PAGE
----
He was posthumously awarded the Medal of Honor in early 1946, and was the only recipient whose recommendation during the war was approved. During a review of Distinguished Service Cross and Navy Cross awards in 1995, 22 other Asian Americans medal recipients were recommended for an upgrade to the Medal of Honor for actions in world War II. Three of these upgrades were awarded to members of the 100th Battalion for their role in rescuing the “Lost Battalion” in France.
During World War II a company of service soldiers became the world’s first Black paratroopers and then made history as smokejumpers.
It started in 1942 when 1st Sgt. Walter Morris, an E-5 who had taken responsibility for his company because no first sergeant was assigned to it, crafted a plan for improving horrible morale.
The men were assigned to the U.S. Army Airborne School at Fort Benning, but were afforded none of the privileges other soldiers had and even lacked access to facilities that enemy POWs were allowed to use.
The men were assigned to cleaning the course after the white paratroopers finished training, and Morris simply had his men run it before they began cleaning. One day they were spotted making their way through the course by a passing general. The general ordered Morris to report to his office the next day. The general had received orders to start a Black airborne test platoon that would soon become a Black company and then airborne battalion. For his leadership of the service company, Morris was asked to become the unit first sergeant.
Morris and his men were officially re-assigned to the 555th Parachute Infantry Company, the Triple Nickles, in the final days of 1943. On Feb. 8, 1944, Morris and 16 others graduated Airborne School and became the first Black paratroopers.
The 555th quickly grew over the next year and Morris was sent to officer candidate school to become an officer so he could take another leadership role in what was now the 555th Parachute Infantry Battalion.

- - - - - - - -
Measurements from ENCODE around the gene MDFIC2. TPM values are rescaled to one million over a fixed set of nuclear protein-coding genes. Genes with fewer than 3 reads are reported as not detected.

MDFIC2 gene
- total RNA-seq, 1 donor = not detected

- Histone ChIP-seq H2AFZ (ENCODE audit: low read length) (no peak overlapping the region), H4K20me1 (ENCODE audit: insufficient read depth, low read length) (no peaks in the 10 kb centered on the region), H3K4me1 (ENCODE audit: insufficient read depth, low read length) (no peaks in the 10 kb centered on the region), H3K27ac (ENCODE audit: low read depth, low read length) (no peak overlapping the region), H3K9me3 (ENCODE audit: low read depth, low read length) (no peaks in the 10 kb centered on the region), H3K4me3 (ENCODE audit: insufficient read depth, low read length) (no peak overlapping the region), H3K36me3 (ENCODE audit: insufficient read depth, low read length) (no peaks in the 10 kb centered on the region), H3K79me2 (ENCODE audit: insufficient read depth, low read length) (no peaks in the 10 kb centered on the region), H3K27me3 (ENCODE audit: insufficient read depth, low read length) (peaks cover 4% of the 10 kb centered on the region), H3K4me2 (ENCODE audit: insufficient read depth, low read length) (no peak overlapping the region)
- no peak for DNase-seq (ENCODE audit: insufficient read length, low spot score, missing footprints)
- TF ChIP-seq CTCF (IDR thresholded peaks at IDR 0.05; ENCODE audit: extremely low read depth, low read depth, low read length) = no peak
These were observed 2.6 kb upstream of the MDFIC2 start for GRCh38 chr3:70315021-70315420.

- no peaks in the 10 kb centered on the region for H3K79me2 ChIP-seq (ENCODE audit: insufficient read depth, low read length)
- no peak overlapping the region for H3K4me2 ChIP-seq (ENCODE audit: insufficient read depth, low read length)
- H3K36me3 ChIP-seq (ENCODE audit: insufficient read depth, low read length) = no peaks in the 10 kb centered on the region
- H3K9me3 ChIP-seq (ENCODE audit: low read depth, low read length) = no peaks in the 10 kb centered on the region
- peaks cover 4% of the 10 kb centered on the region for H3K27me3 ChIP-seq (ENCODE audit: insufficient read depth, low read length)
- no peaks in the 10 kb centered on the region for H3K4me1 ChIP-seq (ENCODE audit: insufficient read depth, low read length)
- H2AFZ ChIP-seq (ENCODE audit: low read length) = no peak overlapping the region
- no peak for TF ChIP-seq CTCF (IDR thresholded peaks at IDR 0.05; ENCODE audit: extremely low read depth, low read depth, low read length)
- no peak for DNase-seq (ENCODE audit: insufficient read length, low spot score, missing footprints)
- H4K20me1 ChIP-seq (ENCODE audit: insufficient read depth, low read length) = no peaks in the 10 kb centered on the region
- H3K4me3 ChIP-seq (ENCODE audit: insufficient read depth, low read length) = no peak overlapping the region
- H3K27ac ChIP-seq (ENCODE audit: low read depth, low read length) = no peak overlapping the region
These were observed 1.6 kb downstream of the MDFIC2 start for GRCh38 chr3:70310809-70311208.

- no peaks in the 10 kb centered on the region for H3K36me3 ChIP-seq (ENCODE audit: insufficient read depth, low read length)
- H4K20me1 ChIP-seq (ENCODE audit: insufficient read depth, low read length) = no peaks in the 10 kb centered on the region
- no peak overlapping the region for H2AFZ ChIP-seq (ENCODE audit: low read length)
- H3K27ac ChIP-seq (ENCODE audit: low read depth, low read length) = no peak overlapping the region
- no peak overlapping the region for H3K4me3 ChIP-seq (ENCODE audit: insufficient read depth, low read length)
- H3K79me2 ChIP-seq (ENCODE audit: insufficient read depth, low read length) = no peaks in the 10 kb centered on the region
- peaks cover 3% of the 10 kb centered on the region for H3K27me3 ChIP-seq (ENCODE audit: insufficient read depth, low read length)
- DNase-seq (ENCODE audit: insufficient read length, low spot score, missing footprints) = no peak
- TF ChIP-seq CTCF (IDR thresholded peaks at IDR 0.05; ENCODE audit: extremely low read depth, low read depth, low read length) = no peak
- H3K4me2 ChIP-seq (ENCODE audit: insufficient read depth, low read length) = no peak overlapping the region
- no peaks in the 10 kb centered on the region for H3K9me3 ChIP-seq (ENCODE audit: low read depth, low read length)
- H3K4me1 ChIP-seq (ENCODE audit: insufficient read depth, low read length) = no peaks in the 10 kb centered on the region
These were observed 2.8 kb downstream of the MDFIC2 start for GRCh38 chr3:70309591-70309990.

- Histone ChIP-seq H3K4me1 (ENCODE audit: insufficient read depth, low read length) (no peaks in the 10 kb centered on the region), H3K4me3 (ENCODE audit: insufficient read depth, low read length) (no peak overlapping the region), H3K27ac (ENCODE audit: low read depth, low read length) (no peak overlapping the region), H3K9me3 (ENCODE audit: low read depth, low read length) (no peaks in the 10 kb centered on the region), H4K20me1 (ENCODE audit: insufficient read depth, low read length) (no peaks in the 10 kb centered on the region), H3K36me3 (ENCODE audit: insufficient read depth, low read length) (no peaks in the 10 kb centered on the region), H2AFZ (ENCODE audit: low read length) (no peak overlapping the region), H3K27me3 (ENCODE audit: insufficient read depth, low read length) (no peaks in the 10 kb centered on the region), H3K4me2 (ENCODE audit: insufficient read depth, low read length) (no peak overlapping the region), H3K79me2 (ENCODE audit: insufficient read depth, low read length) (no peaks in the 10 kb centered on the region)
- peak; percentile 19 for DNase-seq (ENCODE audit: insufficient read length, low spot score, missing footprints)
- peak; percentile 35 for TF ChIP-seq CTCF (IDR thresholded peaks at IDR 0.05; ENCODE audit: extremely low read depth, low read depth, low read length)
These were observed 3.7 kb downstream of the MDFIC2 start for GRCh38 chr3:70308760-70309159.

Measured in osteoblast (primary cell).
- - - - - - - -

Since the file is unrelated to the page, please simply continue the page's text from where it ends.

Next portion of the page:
Unfortunately for the paratroopers of the unit, lingering racism kept them from the combat deployment to Europe that they were seeking.
They were instead loaned out to the U.S. Forest Service to defend the forests of the western states from Japanese incendiary bombs. The Japanese were floating thousands of balloons, each with four incendiary devices, across the Pacific to start wildfires in North America.
The Forest Service had decided to fight the tactic with “smokejumpers,” a new type of forest firefighter who jumped into the woods near the massive blazes and then created firebreaks to starve the flames of fuel.
Smokejumpers carried special “letdown” ropes to climb down from trees in case they were hung up on the high branches, and the men of 555th crafted special face protection by wrapping chicken wire around football helmets.
The war and the Army smokejumper mission ended in 1945, and the Triple Nickle was sent to Fort Bragg, North Carolina where the famed 82nd Airborne Division was headquartered. Maj. Gen. Jim Gavin, “The Jumping General” who commanded the unit, was impressed by the Black paratroopers and an early advocate of integration.
The unit trained and existed within the 82nd Airborne Division until Gavin ordered the men to an 82nd function in Dec. 1947. When the 555th commander presented his battalion to Gavin, the general ordered the unit fully integrated it into the 82nd as the 3rd Battalion, 505th Parachute Infantry Brigade.
While the men regretted the loss of the Triple Nickles, they celebrated being integrated into a storied unit.
“Everybody was crying,” former 555th paratrooper Charles Stevens told the Fort Jackson Leader. “I think we were crying for two different reasons. We were glad that segregation was leaving the Army and we were sad we were losing our Triple Nickle colors.”
The Korean War began on June 25, 1950, when North Korea suddenly and unexpectedly invaded South Korea. Their first stop was the 24th Infantry Division stationed at Taejon. Since the U.S. and South Korean armies were already exhausted from trying to stop the North Korean People’s Army every step of the way from the border, Taejon didn’t stand much of a chance.
But to hear the North Koreans tell the story of Taejon, you’d think the Americans started the war and that Taejon was “liberated” when the KPA captured the city after a week of fighting. That’s what Singaporean tourist Aram Pan learned on a visit to North Korea’s Victorious Fatherland Liberation War Museum.
Pan uploaded a video of his visit to the Victorious Fatherland Liberation War museum in May of 2020. There, he saw a massive panoramic diorama of the Battle of Taejon from the North Korean point of view. The tour was led by a North Korean tour guide wearing the uniform of the Korean People’s Army.
“The U.S. imperialists provoked the Korean War on June 25, 1950,” said the guide. “Our soldiers liberated Seoul, the enemy’s capital on June the 28th, 1950, only three days after the outbreak of the Korean War.”
What the tour guide said is mostly accurate. The war did start on June 25th and North Korea did capture Seoul on the 28th of June.
“After losing Seoul, the enemy went to Taejon city as their second capital,” she continues, “and they were going to block the advance of our soldiers in the Taejon area.”
This is also mostly correct. The North Koreans did advance on Taejon after taking Seoul, and the Americans did stand a Taejon in an attempt to block the North Koreans from advancing further south. But there’s nothing different about that battle plan. Most defending armies in a war are going to try to block the advances of an invader.